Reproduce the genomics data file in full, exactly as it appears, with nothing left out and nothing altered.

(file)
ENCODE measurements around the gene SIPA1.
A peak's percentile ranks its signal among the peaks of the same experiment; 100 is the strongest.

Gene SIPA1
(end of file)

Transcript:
ENCODE measurements around the gene SIPA1.
A peak's percentile ranks its signal among the peaks of the same experiment; 100 is the strongest.

Gene SIPA1